The changeling is all for going to the attic herself, candlestick in hand, to do . . . what, she could not say. She does not know what to call the strange power seething under her skin, but something dreadful seems to be called for.
As she goes to mount the attic stairs, a servant’s brown arms restrain her. The young woman shakes her head silently. No. This is not a governess’s concern.
There is blood seeping into the floorboards, crawling into the bones of the past. The housekeeper is on her knees, trying to prevent a stain.
Afterward, nobody comments on the incident. It is as though it never happened at all.
The governess resumes her correspondence with the attic. This time her note contains a single word: Why?
A few days later, she receives a reply, left on her pillow as though by an evil fairy. This time the note says simply: You’ll learn.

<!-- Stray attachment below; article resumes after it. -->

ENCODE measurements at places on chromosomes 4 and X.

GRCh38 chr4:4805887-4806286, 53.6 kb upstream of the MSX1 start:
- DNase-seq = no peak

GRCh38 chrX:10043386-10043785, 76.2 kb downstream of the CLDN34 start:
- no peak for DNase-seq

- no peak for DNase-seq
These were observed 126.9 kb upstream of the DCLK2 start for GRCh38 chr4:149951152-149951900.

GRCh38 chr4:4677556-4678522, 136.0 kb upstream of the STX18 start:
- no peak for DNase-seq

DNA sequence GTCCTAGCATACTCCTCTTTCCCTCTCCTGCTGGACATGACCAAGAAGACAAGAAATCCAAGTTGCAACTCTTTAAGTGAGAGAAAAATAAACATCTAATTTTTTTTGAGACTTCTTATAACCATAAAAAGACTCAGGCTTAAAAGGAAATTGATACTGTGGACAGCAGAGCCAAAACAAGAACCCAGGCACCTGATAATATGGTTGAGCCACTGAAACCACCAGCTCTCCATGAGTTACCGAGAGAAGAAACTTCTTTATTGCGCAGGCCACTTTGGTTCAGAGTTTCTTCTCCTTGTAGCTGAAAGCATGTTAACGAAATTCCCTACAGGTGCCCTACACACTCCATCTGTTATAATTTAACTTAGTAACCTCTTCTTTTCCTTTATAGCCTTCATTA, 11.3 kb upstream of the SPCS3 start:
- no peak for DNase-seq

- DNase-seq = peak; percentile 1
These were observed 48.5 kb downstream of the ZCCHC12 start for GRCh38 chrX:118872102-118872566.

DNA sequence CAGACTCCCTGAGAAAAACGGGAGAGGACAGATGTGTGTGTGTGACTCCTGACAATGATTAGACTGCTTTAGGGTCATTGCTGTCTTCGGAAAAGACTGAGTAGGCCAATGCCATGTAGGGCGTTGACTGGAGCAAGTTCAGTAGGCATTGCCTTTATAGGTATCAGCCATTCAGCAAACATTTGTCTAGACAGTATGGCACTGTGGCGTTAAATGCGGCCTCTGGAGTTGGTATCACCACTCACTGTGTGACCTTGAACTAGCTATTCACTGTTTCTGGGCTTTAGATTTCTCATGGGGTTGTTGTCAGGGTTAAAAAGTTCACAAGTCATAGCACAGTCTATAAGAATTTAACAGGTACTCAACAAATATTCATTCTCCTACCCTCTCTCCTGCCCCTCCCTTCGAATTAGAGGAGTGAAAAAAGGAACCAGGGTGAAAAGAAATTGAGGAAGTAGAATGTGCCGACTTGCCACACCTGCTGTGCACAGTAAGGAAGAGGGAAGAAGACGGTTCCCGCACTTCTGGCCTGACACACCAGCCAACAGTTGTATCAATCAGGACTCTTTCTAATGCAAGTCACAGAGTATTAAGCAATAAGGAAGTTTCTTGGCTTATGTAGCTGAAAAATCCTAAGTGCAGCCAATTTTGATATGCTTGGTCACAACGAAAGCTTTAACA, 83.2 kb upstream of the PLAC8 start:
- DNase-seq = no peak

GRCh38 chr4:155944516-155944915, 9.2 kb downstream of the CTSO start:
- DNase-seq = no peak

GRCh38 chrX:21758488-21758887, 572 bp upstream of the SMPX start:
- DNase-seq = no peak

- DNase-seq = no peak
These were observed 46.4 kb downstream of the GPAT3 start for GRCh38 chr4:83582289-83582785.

* * * *
Her master begins (subtly, he thinks), by asking Jane what she thinks of the house. Of course she must approve of the house: Despite its Gothic appearance, the ghost in the attic, the alleged homicidal impulses of its servants, it is the only home she has. From here it is a short step to approving of the man himself, or so he hopes.
The governess, to her credit, is skeptical. She is in love with him, yes: but he is older than she, richer than she, and is a gentleman. Also, there is the matter of the attic. (She is astute enough not to mention the attic aloud, but she looks meaningfully in the direction of the house. Rochester chooses to ignore her gaze.)
Her master has answers for her: His wealth and age are usually considered good things, and he hates parties, so she will not have to mix much in society.
Eventually, she says yes.
In a fairy tale, the story would now be over. But in the attic, something broods, waiting.
* * * *
On the morning of the wedding, the governess wakes with a mound of salt in her mouth. She spits out the white powder—her mouth is dry, so dry—and kicks away the iron horseshoe that someone has left at the foot of her bed. She sits up trembling, enraged.